A call has been put out by our Meridian Innovation Exchange, inviting submission for an innovative solution that is able to detect extravasation earlier than the human eye.
Devices used to administer intravenous (IV) medicines into patients sit in patient’s blood vessel. A large number of drugs are administered through these devices to treat a wide number of serious illnesses. They are life saving devices.
Blood vessels are narrow tubes which means it is very easy for these IV devices to become dislodged. When this happens, instead of the device sitting in the patient’s blood vessel, it sits in the surrounding tissues. This is called extravasation.
If IV medicines are administered into a device that has extravasated, serious, life changing injuries can occur. These can cause loss of digits (fingers / toes), loss of function / sensation and can cause permanent scarring.
IV devices can become dislodged at any time during infusions. This means that checks done by nurses when they connect an infusion will not detect all extravasations. Serious incidents have also shown us that even when nurses complete their checks on these IV devices, it can sometimes be very difficult to detect an extravasation for a number of reasons including:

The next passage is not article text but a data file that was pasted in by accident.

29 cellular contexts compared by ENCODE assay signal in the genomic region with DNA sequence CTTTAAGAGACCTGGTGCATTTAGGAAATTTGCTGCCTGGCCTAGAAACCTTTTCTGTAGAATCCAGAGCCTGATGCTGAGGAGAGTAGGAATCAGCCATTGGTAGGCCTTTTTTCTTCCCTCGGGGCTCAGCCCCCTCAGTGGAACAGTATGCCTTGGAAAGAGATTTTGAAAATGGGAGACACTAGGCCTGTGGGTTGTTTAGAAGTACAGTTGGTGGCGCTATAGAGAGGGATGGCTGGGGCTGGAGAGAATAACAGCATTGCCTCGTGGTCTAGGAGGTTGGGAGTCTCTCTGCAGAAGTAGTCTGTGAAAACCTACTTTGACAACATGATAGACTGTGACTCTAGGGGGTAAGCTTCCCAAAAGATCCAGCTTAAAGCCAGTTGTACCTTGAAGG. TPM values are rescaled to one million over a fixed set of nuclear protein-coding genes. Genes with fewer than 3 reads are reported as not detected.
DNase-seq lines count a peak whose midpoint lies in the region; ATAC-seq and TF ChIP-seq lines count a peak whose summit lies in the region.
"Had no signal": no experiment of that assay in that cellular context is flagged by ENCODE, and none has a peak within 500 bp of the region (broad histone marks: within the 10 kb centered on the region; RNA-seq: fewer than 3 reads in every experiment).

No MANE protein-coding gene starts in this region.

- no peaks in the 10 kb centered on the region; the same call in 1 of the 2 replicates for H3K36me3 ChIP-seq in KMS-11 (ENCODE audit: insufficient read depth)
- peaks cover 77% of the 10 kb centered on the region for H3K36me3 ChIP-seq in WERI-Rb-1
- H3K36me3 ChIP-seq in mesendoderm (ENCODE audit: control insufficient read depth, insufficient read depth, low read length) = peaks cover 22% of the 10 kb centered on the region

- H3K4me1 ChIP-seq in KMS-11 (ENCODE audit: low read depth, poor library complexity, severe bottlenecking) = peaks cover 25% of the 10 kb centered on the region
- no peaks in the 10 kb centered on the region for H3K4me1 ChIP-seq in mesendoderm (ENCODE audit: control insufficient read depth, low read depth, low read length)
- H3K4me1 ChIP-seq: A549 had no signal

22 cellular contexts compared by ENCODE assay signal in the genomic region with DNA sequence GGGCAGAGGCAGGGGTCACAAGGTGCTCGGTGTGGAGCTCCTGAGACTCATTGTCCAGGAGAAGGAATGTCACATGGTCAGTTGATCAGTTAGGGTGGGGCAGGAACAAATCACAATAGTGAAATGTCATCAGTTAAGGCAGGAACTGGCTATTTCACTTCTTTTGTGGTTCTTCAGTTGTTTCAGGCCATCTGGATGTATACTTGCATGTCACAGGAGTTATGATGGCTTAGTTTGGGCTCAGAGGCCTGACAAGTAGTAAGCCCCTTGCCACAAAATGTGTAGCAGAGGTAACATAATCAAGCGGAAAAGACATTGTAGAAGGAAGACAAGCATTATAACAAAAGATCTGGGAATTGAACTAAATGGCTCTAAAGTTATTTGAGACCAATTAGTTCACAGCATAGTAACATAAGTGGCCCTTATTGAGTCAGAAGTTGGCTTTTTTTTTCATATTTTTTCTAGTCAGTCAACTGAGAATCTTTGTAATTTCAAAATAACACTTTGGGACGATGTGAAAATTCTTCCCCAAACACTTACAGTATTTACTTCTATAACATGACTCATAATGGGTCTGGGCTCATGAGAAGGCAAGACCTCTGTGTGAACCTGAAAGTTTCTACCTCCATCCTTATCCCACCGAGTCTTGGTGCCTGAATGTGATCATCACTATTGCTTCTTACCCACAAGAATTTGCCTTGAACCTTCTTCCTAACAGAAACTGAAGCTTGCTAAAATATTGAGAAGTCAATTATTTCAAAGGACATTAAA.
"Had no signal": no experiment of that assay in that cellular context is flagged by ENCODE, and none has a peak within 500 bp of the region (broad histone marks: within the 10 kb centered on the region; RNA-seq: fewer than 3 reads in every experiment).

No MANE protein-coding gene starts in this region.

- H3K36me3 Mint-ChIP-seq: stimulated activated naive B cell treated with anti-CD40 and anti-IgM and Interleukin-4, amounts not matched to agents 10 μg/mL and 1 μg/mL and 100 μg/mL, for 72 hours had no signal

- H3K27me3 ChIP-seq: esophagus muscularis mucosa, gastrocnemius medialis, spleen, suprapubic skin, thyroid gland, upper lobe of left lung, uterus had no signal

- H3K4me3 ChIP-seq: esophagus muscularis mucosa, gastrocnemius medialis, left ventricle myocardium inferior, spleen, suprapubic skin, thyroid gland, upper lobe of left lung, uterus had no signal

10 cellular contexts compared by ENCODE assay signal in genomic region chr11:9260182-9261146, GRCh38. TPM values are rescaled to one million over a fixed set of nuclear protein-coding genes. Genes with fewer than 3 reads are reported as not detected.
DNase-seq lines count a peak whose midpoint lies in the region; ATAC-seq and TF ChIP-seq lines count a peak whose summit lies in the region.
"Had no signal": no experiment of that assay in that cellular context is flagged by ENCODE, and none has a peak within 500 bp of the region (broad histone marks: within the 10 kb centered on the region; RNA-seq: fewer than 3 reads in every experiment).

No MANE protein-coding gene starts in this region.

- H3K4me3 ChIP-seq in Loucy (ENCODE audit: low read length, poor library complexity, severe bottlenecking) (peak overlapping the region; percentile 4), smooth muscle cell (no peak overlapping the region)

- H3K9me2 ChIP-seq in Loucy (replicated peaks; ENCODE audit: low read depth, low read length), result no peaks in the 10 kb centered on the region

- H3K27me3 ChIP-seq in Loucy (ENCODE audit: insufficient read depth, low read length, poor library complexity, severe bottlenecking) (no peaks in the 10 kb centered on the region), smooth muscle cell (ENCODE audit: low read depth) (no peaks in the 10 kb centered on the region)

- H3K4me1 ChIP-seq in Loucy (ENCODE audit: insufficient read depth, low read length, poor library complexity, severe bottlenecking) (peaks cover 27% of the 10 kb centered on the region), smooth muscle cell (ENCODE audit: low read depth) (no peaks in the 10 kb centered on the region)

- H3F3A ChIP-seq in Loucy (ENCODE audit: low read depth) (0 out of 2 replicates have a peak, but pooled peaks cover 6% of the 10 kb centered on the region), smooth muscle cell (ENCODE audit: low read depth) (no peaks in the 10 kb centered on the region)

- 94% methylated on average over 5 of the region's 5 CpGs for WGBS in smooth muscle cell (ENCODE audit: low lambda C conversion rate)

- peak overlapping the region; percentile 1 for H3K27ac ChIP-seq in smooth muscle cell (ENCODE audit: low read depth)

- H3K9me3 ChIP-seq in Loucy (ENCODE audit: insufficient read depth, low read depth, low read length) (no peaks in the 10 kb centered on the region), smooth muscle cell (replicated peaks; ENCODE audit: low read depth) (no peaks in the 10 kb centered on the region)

What is needed?
We need a probe or a sensor that is able to detect extravasation earlier than the human eye. There are two possible options. Option 1 is the preferred option.
A sensor that continuously sits over the site of an IV device whilst infusions are in progress. It needs to be able to detect the first signs of extravasation (e.g. swelling, temperature change, colour change) in the tissues around the IV device. It will also need to:
A handheld device that can be intermittently applied to the site of an IV device when nurses are doing IV site checks. It needs to be able to detect the first signs of extravasation (e.g. swelling, temperature change, colour change) in the tissues around the IV device. It will also need to be:
All innovations will be reviewed by Karl Emms Lead Nurse for Patient Safety at the Birmingham Children's Hospital. He is looking forward to reviewing any ideas or innovations and is keen to give feedback and co collaborate along with his clinical colleagues.